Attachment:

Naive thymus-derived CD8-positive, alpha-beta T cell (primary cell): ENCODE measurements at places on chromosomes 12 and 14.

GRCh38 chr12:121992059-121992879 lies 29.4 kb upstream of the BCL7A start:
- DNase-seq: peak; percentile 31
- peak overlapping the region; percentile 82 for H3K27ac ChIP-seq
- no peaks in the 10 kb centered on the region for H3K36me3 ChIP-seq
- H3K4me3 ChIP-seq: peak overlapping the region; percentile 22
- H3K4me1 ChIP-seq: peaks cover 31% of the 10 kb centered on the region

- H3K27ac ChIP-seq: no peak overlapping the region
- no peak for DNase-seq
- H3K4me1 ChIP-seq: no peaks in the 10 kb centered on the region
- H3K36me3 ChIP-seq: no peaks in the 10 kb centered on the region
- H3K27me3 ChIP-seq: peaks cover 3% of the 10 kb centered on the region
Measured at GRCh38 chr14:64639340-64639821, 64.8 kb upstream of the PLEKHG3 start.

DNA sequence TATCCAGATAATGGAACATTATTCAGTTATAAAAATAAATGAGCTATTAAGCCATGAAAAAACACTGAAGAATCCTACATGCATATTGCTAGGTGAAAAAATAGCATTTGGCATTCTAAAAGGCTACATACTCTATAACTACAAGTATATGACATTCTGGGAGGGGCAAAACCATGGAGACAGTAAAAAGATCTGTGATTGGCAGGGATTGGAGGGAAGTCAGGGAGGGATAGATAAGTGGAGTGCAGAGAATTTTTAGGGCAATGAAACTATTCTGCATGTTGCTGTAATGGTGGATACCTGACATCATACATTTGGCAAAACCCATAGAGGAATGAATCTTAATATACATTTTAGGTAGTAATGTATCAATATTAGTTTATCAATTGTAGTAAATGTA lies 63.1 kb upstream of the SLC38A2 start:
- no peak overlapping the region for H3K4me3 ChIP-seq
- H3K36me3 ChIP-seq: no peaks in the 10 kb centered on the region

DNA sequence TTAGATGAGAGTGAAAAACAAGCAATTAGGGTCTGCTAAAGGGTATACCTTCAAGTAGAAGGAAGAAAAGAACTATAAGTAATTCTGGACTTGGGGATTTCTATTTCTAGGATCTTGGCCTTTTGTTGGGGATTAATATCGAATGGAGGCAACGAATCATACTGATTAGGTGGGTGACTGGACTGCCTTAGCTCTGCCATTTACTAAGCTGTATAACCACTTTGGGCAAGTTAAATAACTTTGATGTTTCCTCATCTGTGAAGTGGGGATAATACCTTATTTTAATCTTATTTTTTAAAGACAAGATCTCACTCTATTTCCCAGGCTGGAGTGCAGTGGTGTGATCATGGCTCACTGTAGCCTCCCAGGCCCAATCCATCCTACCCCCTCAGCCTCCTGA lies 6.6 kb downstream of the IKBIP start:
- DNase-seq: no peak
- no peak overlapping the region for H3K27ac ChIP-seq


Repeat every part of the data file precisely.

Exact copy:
Naive thymus-derived CD8-positive, alpha-beta T cell (primary cell): ENCODE measurements at places on chromosomes 12 and 14.

GRCh38 chr12:121992059-121992879 lies 29.4 kb upstream of the BCL7A start:
- DNase-seq: peak; percentile 31
- peak overlapping the region; percentile 82 for H3K27ac ChIP-seq
- no peaks in the 10 kb centered on the region for H3K36me3 ChIP-seq
- H3K4me3 ChIP-seq: peak overlapping the region; percentile 22
- H3K4me1 ChIP-seq: peaks cover 31% of the 10 kb centered on the region

- H3K27ac ChIP-seq: no peak overlapping the region
- no peak for DNase-seq
- H3K4me1 ChIP-seq: no peaks in the 10 kb centered on the region
- H3K36me3 ChIP-seq: no peaks in the 10 kb centered on the region
- H3K27me3 ChIP-seq: peaks cover 3% of the 10 kb centered on the region
Measured at GRCh38 chr14:64639340-64639821, 64.8 kb upstream of the PLEKHG3 start.

DNA sequence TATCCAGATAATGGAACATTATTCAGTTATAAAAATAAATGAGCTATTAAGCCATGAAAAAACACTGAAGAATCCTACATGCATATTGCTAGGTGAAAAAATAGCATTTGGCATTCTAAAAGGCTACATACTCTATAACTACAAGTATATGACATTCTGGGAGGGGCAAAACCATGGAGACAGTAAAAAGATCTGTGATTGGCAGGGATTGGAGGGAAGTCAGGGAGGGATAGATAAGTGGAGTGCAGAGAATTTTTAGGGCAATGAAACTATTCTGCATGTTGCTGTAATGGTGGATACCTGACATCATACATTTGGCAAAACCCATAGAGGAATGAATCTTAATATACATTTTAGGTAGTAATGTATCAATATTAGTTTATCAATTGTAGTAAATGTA lies 63.1 kb upstream of the SLC38A2 start:
- no peak overlapping the region for H3K4me3 ChIP-seq
- H3K36me3 ChIP-seq: no peaks in the 10 kb centered on the region

DNA sequence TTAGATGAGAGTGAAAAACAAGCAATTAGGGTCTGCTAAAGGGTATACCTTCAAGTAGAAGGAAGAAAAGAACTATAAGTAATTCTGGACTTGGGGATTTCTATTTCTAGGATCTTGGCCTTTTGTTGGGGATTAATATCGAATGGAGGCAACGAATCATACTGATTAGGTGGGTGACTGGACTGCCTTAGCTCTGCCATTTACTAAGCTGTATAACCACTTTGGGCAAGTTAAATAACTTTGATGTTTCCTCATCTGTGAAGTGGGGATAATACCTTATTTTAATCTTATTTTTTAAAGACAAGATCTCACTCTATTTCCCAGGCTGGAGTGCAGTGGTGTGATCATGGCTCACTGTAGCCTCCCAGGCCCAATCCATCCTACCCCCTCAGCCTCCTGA lies 6.6 kb downstream of the IKBIP start:
- DNase-seq: no peak
- no peak overlapping the region for H3K27ac ChIP-seq